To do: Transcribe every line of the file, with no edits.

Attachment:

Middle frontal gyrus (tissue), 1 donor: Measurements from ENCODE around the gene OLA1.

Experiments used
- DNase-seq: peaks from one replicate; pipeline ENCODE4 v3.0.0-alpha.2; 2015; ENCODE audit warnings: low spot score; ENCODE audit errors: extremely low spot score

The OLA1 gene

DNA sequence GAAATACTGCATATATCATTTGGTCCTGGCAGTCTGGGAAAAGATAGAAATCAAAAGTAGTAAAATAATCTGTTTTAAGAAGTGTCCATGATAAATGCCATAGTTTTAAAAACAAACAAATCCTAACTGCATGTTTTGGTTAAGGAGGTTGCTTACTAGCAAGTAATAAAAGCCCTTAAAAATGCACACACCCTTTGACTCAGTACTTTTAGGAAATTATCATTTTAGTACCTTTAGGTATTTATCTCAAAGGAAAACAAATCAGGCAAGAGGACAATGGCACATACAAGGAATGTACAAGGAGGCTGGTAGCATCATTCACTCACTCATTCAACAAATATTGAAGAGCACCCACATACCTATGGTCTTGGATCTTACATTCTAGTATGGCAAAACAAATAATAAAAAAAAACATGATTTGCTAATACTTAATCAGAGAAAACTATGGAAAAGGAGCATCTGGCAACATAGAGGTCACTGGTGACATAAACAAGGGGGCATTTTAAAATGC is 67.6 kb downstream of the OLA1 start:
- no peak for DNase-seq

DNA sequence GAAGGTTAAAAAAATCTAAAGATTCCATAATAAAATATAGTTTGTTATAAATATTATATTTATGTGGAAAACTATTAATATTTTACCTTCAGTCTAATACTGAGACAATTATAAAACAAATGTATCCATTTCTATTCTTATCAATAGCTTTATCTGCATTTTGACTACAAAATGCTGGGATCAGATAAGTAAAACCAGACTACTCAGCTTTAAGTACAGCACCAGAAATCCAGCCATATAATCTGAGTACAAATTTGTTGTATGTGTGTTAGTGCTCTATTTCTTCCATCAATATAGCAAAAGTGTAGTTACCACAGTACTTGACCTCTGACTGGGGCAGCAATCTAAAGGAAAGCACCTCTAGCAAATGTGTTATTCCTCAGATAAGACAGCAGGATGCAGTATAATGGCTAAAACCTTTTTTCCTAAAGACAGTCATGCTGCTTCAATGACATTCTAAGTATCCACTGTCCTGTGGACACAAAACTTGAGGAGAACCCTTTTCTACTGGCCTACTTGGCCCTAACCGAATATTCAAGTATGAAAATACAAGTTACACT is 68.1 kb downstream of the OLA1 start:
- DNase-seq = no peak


Middle frontal gyrus (tissue), 1 donor: Measurements from ENCODE around the gene OLA1.

Experiments used
- DNase-seq: peaks from one replicate; pipeline ENCODE4 v3.0.0-alpha.2; 2015; ENCODE audit warnings: low spot score; ENCODE audit errors: extremely low spot score

The OLA1 gene

DNA sequence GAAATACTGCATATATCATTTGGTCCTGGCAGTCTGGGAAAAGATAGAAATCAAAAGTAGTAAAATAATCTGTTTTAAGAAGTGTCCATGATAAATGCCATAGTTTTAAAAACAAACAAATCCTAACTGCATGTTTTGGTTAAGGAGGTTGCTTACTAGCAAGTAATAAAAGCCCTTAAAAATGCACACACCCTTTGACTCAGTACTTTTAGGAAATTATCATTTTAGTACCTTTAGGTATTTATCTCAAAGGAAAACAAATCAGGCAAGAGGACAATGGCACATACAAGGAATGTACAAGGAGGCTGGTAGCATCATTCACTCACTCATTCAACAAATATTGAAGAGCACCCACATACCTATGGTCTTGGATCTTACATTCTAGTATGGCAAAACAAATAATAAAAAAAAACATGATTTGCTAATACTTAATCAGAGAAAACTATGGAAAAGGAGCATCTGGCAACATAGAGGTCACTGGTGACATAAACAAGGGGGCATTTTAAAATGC is 67.6 kb downstream of the OLA1 start:
- no peak for DNase-seq

DNA sequence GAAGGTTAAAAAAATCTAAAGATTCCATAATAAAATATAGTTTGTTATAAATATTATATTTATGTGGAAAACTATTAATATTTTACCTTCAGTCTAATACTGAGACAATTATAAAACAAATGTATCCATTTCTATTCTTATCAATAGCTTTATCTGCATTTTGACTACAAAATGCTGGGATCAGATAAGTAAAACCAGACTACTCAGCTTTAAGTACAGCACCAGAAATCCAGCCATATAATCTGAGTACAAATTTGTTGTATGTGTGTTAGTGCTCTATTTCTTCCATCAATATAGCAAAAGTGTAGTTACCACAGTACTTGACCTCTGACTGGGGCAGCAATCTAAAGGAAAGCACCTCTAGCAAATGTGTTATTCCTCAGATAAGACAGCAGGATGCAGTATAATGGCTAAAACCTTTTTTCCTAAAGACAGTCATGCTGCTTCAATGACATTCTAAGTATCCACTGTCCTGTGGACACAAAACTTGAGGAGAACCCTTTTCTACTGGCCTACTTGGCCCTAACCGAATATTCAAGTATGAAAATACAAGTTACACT is 68.1 kb downstream of the OLA1 start:
- DNase-seq = no peak